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Shallow breaths and cheese curls | Hardin Acupuncture

Shallow breaths and cheese curls

Imagine a tall glass of pure, clean water.  Now imagine adding a tiny drop of food coloring to the glass.  Watch as the drop begins to suffuse into the water, tendrils of color stretching in multiple directions.  Eventually, the whole glass will take on the shade you’ve added.  This is my mental picture for a substance in Chinese medicine known as jing.  That clear glass of water represents all the qi  that you are able to build up through the air you breathe and the food you eat.  The food coloring – that’s your ancestral qi – the qi passed down to you from your parents.  It’s very special and in limited supply.  It lives in your kidneys and bones, the essence of who you are.

If we’re keeping that glass full by taking good care of ourselves, then we just need a tiny drop of jing to add its particular flavor to all the qi we manufacture.  This helps ensure that what we are spending our qi on is in alignment with our true selves.  And sometimes, we need a little extra jing when we’re doing something big, like running a marathon or finishing a creative project.  It’s okay (actually healthy) to dip into the savings every once and awhile if it’s something that’s really important to us.  And I mean really important – not just because it’s what every one else does (e.g. “Of course I run myself ragged during the holidays, that’s just the way it is!”  is a worldview that might be worth reconsidering).

Unfortunately, many of us use this potent qi just to get through the day.  If our glass isn’t full, we start adding in extra jing just to bring up the volume.  We don’t get enough sleep, so we need a little more jing.  We don’t eat food that nourishes us – a little more jing .  We don’t exercise – a little more jing.  Eventually we’re feeling fatigued and rundown most of the time.  This is a sign that we are using our essential energy in a reckless way and it’s time to take more responsibility for generating our own.  It can power us for awhile, but when it’s gone, it’s gone.  Then those shallow breaths and cheese curls aren’t going to cut it.  And an extra coffee in the morning is not the answer – that’s “like putting a wooden block under the brake pedal.”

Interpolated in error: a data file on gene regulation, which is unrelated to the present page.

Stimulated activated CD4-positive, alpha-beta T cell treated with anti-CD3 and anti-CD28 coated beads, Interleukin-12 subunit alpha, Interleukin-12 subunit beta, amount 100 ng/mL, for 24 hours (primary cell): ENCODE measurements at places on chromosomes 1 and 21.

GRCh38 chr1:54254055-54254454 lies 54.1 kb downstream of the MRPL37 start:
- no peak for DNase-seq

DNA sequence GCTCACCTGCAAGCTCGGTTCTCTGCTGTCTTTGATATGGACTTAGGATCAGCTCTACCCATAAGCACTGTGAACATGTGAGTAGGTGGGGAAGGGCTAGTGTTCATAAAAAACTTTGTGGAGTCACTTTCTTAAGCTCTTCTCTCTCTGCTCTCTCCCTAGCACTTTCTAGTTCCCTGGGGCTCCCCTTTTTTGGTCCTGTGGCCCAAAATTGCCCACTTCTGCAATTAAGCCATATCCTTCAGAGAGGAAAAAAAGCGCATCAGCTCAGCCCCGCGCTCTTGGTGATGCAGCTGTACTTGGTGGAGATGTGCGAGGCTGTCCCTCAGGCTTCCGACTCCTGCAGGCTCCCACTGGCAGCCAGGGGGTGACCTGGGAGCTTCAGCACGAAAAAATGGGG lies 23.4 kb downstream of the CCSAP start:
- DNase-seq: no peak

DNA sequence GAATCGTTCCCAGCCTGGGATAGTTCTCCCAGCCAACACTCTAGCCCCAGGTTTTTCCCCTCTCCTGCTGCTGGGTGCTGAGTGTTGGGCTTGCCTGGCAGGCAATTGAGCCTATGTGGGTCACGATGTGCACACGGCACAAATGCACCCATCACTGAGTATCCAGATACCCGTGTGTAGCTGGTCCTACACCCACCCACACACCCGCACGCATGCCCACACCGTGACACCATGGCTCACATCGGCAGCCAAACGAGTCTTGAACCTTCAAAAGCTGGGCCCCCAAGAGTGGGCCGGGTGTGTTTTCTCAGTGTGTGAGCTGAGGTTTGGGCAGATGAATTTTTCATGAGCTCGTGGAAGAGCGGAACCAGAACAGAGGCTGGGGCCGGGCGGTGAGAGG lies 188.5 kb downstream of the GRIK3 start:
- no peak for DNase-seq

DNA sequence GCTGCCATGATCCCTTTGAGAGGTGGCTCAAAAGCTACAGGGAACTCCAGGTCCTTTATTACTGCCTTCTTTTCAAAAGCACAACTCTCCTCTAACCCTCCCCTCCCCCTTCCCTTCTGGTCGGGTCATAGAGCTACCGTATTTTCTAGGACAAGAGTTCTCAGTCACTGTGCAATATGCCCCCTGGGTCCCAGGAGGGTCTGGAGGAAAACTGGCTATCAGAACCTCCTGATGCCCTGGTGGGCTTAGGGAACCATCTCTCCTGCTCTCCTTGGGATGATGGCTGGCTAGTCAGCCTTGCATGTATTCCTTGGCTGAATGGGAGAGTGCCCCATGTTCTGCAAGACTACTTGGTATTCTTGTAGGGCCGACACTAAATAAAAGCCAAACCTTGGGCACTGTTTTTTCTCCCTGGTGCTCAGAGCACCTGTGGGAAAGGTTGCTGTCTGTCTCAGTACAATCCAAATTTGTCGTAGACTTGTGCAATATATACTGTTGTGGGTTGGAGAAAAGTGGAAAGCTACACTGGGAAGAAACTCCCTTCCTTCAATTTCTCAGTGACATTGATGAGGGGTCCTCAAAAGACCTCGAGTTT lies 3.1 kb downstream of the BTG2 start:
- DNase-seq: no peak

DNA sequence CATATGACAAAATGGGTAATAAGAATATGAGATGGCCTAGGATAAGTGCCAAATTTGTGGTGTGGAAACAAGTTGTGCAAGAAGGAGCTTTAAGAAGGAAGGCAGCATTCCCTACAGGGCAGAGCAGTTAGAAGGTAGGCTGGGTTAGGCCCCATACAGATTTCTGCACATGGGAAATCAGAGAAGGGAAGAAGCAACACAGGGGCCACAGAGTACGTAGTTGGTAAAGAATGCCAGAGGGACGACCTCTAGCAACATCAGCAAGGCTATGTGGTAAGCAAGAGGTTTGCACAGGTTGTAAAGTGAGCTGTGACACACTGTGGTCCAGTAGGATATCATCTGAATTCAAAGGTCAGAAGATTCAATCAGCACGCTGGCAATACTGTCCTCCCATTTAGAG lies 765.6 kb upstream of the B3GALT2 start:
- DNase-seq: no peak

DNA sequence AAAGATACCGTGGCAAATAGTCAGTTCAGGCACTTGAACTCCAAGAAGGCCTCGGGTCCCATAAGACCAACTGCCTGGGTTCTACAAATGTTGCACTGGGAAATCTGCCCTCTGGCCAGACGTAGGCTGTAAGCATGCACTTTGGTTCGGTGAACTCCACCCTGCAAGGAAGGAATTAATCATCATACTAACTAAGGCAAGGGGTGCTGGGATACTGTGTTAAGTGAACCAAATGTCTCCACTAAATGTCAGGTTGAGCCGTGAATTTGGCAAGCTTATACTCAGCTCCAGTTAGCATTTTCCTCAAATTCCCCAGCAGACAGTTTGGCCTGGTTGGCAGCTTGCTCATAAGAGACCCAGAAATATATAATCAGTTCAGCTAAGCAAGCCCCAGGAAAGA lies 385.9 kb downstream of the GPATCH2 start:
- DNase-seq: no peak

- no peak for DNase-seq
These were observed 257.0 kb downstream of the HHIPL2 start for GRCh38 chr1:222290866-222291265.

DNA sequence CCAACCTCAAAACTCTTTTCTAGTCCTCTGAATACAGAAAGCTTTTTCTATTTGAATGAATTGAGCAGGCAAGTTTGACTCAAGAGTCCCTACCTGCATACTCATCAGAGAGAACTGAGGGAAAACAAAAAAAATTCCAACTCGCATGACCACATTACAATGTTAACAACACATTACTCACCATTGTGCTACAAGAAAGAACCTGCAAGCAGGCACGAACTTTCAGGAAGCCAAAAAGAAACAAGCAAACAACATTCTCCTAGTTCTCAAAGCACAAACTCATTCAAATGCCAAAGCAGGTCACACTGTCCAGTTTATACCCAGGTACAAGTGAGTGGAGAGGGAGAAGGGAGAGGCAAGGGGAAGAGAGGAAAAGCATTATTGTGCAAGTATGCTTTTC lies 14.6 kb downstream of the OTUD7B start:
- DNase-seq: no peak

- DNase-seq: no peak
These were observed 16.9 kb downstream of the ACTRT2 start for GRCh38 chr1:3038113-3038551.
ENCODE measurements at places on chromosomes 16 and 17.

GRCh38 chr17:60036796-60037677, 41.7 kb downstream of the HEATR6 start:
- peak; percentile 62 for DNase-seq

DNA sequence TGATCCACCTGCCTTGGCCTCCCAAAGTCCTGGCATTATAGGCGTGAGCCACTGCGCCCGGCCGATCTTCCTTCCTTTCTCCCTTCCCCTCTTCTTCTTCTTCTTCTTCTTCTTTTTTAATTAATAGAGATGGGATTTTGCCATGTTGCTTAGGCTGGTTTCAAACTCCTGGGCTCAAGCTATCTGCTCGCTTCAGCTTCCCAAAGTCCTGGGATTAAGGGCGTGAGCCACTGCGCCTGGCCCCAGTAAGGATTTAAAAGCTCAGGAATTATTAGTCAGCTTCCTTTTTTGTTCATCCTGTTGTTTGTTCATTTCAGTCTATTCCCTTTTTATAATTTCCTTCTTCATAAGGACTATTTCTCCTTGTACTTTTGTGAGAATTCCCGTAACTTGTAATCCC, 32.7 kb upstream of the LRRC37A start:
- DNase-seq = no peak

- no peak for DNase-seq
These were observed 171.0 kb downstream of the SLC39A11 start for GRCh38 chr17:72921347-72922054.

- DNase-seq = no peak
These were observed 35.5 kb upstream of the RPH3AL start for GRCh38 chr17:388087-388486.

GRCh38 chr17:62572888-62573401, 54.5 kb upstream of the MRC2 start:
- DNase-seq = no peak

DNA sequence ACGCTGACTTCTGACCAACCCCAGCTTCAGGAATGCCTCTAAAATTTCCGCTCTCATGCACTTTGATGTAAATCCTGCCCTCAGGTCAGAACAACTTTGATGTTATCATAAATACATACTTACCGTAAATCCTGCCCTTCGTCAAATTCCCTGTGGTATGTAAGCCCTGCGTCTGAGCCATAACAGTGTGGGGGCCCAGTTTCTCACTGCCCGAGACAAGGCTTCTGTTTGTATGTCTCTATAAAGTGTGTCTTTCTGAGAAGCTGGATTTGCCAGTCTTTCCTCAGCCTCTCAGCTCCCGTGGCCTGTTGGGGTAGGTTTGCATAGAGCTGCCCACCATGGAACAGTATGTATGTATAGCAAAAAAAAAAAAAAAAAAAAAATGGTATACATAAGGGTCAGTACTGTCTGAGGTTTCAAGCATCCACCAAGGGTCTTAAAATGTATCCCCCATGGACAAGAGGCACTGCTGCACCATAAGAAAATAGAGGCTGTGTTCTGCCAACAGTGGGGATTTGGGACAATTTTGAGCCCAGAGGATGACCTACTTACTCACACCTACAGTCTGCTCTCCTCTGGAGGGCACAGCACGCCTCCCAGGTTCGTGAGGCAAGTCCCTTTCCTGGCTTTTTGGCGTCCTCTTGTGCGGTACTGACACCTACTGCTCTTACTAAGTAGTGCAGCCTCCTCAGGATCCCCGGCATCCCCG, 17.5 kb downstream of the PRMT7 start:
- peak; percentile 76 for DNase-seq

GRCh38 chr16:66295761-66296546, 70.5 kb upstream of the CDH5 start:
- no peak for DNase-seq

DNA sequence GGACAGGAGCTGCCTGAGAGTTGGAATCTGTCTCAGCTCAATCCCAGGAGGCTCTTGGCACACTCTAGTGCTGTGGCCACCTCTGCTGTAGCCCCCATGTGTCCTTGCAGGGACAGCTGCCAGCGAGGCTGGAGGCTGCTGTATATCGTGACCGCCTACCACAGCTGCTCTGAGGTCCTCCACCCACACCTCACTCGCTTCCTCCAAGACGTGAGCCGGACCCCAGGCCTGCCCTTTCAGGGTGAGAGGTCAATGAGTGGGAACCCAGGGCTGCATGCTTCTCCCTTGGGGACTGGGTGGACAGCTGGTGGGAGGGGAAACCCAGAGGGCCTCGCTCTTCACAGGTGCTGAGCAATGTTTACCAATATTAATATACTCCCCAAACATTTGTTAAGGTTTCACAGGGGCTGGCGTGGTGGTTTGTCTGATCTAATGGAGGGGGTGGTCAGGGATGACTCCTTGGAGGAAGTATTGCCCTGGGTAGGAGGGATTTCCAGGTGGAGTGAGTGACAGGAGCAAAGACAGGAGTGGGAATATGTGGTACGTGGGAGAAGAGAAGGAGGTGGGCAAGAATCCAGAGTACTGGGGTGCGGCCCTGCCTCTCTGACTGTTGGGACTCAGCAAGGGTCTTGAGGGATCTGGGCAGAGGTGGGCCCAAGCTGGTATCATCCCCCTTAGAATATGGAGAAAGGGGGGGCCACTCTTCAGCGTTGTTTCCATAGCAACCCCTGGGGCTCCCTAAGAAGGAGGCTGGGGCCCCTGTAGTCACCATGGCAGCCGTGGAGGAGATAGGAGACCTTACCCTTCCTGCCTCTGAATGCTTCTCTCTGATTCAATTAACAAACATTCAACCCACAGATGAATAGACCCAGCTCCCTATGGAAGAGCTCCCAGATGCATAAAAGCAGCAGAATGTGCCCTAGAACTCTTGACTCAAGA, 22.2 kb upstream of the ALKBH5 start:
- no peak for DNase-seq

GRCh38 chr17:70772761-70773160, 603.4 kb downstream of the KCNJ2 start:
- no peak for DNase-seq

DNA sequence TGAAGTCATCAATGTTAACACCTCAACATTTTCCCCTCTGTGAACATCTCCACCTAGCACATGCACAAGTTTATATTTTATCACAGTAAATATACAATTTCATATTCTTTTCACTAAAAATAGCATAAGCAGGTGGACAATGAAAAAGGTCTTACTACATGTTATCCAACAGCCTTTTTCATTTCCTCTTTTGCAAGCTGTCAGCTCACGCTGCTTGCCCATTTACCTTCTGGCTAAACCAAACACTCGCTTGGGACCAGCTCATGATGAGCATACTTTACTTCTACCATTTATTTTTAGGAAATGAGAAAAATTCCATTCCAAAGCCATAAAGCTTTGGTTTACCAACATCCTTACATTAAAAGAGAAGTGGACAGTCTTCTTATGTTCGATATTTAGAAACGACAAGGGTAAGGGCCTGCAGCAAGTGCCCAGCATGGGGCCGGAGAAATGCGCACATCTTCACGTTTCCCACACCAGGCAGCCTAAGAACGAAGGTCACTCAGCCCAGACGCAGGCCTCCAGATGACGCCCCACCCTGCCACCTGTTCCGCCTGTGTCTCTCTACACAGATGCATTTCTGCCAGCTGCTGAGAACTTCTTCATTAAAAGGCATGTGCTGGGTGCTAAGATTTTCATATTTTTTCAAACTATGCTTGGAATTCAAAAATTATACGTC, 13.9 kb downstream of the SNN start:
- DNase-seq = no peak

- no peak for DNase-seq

This is a great time to contemplate jing, as the trees lose their leaves and we begin to see only their skeletons.  There’s not a lot cluttering the landscape, so you can see more clearly what’s important, what’s worthy of spending your precious energy on.  Are you dipping too heavily into your reserves?  Take some time to fill up your glass with fresh water this season.  Winter-friendly tips on how to do that coming up next week.

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Hardin Acupuncture
1804 Chislett St
Pittsburgh, PA 15206
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Phone: 412.927.4768